Definition Definition

Shiftability theory

Definition (1):

The shiftability theory is developed in 1918 by M.G Mouton and published in his article named ‘Commercial banking and capital formation.

Central theme:

  • The bank must arrange a portfolio in such a way that it can have desired liquidity.
  • Most investment is made in secondary money market securities so that liquidity can be achieved at a little/very insignificant amount of loss of value.
  • Here investment money market securities include treasury bills, commercial paper, and securities issued by reputed companies.
  • Bank can also get cash from the central bank in case of difficulty simply by keeping the instruments as security.

The shiftability has reduced the necessity of holding a reserve of a huge amount of idle cash balance. It has presented an alternative way of real bill doctrine/theory where there is a possibility of risk because of economic depression in the case of buying and selling of commercial goods and raw material. With the help of the shiftability theory, the probability of income can be increased and the probability of risk can be reduced.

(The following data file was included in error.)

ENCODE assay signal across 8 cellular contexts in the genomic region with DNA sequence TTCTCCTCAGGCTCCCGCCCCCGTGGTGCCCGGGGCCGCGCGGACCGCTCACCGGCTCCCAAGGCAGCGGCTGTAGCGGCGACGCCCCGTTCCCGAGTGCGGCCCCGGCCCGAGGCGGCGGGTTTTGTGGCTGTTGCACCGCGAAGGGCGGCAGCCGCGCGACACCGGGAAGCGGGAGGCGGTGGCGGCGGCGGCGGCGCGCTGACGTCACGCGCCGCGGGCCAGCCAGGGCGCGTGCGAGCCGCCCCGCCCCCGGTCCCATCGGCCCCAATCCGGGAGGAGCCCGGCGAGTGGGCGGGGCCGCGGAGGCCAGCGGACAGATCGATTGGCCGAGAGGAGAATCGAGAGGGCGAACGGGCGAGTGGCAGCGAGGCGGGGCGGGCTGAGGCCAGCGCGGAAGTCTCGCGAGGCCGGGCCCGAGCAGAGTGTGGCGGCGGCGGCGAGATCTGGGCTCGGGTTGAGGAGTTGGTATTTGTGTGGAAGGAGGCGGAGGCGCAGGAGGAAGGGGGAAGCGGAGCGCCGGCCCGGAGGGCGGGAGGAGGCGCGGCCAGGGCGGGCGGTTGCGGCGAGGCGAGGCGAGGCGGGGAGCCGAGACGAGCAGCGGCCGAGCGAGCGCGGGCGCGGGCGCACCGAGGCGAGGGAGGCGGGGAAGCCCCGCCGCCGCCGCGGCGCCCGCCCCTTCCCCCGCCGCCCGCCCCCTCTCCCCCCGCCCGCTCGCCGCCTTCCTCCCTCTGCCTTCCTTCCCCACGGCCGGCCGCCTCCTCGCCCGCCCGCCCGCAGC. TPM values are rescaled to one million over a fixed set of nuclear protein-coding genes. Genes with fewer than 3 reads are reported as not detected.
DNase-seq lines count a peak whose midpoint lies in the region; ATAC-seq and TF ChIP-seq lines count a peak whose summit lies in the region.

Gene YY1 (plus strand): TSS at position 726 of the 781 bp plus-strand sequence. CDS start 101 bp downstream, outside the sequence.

Definition (2):

In banking, the shiftability theory is an approach to keeping banks liquid by encouraging the shifting of assets. When a bank has a shortage of ready money, it can repo or sell its assets to a bank that is more liquid. This approach lets the banking system move more efficiently with fewer reserves or investments in long-term assets.



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